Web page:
Correlation between prehospital and in-hospital hypotension and outcomes after traumatic brain injury

Amber D. Rice, Chengcheng Hu, Daniel W. Spaite, Bruce J. Barnhart, Vatsal Chikani, Joshua B Gaither, Kurt R. Denninghoff, Gail H. Bradley, Jeffrey T. Howard, Samuel M. Keim, Bentley J Bobrow

Research output: Contribution to journalArticlepeer-review

2 Scopus citations


Background and objective: Hypotension has a powerful effect on patient outcome after traumatic brain injury (TBI). The relative impact of hypotension occurring in the field versus during early hospital resuscitation is unknown. We evaluated the association between hypotension and mortality and non-mortality outcomes in four cohorts defined by where the hypotension occurred [neither prehospital nor hospital, prehospital only, hospital only, both prehospital and hospital]. Methods: Subjects ≥10 years with major TBI were included. Standard statistics were used for unadjusted analyses. We used logistic regression, controlling for significant confounders, to determine the adjusted odds (aOR) for outcomes in each of the three cohorts. Results: Included were 12,582 subjects (69.8% male; median age 44 (IQR 26–61). Mortality by hypotension status: No hypotension: 9.2% (95%CI: 8.7–9.8%); EMS hypotension only: 27.8% (24.6–31.2%); hospital hypotension only: 45.6% (39.1–52.1%); combined EMS/hospital hypotension 57.6% (50.0–65.0%); (p < 0.0001). The aOR for death reflected the same progression: 1.0 (reference-no hypotension), 1.8 (1.39–2.33), 2.61 (1.73–3.94), and 4.36 (2.78–6.84), respectively. The proportion of subjects having hospital hypotension was 19.0% (16.5–21.7%) in those with EMS hypotension compared to 2.0% (1.8–2.3%) for those without (p < 0.0001). Additionally, the proportion of patients with TC hypotension was increased even with EMS “near hypotension” up to an SBP of 120 mmHg [(aOR 3.78 (2.97, 4.82)]. Conclusion: While patients with hypotension in the field or on arrival at the trauma center had markedly increased risk of death compared to those with no hypotension, those with prehospital hypotension that was not resolved before hospital arrival had, by far, the highest odds of death. Furthermore, TBI patients who had prehospital hypotension were five times more likely to arrive hypotensive at the trauma center than those who did not. Finally, even “near-hypotension” in the field was strongly and independently associated the risk of a hypotensive hospital arrival (<90 mmHg). These findings are supportive of the prehospital guidelines that recommend aggressive prevention and treatment of hypotension in major TBI.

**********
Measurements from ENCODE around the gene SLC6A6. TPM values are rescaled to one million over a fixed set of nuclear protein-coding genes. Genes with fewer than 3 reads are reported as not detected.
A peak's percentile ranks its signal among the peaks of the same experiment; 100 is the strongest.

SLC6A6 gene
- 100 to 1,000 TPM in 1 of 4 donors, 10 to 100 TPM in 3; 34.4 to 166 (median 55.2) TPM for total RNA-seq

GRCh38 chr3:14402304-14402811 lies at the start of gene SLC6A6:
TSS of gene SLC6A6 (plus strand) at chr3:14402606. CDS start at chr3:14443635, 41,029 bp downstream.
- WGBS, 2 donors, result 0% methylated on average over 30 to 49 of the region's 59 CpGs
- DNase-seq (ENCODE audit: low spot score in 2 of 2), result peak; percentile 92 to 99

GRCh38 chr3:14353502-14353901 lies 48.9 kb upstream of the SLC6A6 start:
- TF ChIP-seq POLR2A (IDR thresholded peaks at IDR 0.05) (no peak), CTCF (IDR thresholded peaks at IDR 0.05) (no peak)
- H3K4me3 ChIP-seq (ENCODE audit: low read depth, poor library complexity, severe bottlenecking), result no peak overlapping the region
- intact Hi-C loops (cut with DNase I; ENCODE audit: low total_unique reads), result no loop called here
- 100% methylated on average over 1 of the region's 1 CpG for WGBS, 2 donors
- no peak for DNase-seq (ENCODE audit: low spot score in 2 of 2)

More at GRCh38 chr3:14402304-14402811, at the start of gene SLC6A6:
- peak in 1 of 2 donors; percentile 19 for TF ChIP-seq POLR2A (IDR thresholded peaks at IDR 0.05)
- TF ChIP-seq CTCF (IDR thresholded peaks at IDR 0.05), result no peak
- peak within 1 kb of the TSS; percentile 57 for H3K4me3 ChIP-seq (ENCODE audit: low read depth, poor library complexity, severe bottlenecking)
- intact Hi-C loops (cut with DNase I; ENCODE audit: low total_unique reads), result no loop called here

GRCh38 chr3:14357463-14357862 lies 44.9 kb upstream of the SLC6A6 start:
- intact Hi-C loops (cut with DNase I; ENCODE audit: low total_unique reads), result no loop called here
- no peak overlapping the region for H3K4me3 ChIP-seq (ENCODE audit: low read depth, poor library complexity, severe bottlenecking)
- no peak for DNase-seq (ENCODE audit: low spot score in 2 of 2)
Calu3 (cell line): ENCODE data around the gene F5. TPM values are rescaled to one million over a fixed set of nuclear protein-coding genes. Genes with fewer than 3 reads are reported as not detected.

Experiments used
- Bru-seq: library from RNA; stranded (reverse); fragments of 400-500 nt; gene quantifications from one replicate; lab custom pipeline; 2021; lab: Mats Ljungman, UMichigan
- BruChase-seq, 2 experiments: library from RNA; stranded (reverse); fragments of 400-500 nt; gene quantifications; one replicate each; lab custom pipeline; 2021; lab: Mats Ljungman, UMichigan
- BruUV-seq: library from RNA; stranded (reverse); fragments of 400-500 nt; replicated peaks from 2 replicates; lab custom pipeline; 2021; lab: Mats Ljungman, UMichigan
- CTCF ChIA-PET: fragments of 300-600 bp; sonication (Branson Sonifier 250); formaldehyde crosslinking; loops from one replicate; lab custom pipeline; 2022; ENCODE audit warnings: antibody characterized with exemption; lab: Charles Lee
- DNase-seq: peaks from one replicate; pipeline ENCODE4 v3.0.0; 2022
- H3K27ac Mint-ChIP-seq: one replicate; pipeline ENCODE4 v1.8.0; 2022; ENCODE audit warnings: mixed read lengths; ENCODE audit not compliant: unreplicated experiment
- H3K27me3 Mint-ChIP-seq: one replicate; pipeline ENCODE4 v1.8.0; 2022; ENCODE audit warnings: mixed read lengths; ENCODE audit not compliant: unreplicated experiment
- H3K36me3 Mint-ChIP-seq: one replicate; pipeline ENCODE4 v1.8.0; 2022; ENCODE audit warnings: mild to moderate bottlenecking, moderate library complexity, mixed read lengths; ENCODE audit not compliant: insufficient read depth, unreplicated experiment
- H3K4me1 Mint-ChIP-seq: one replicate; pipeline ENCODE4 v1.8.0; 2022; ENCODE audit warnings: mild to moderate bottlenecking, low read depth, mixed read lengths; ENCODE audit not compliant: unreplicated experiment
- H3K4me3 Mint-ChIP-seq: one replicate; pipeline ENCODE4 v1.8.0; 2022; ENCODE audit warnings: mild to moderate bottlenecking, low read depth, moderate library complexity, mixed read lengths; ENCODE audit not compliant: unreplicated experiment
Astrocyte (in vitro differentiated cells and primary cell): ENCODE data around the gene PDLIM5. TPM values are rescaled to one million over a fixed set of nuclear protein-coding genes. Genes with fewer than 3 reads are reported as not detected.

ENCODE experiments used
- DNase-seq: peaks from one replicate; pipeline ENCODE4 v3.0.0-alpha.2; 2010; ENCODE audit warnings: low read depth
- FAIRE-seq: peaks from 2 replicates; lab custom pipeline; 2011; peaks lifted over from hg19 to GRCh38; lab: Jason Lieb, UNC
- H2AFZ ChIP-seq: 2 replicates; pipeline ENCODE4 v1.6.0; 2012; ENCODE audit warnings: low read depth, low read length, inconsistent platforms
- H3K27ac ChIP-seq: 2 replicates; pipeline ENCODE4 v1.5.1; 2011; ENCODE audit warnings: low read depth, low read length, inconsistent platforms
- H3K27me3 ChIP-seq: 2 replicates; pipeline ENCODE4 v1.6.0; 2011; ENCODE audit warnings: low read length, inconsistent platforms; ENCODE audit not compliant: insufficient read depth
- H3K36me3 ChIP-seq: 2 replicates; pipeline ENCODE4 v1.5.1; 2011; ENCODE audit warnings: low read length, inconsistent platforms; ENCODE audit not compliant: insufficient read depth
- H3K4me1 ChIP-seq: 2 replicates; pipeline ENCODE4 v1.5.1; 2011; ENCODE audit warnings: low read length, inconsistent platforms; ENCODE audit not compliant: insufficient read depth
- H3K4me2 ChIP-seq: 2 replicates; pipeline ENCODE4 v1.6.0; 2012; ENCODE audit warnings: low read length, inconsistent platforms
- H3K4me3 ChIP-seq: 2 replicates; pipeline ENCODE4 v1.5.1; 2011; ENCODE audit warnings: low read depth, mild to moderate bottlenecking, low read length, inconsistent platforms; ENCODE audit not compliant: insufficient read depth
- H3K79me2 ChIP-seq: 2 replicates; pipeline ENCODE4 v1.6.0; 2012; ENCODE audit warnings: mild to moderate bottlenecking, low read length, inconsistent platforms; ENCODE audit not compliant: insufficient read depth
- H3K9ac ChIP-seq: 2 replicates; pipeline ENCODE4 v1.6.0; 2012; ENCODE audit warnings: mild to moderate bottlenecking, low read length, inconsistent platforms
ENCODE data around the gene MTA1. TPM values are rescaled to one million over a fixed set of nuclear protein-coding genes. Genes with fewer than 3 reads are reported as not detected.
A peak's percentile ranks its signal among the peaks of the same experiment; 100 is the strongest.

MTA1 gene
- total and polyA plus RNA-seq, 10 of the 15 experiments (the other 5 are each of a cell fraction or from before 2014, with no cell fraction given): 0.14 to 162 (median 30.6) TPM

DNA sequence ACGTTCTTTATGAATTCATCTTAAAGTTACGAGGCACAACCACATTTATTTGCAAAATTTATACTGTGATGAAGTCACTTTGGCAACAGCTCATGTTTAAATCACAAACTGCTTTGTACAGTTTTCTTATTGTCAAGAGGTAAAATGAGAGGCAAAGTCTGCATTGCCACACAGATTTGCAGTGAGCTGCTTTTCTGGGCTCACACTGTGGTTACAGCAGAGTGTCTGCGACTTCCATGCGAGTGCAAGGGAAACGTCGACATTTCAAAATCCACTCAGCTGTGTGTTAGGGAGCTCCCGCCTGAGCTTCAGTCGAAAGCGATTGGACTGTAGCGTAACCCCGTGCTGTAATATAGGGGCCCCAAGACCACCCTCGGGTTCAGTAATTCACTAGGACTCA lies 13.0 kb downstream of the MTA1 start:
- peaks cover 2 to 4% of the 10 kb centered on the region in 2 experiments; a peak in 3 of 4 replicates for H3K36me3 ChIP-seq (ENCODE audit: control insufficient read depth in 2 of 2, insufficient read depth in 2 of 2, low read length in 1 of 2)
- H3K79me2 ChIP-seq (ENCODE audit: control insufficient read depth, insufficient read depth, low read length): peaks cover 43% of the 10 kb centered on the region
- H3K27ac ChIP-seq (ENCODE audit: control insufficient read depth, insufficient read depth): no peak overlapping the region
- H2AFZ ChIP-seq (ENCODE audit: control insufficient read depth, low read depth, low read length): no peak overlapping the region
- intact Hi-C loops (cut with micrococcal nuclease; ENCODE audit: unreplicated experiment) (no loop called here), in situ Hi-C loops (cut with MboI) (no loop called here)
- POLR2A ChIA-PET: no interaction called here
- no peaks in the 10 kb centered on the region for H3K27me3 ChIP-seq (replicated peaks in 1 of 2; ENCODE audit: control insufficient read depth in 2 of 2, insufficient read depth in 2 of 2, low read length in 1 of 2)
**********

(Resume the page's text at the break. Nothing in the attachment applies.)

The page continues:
Original languageEnglish (US)
Pages (from-to)95-103
Number of pages9
JournalAmerican Journal of Emergency Medicine
StatePublished - Mar 2023


  • Blood pressure
  • Hypotension
  • Prehospital
  • Traumatic brain injury

ASJC Scopus subject areas

  • Emergency Medicine


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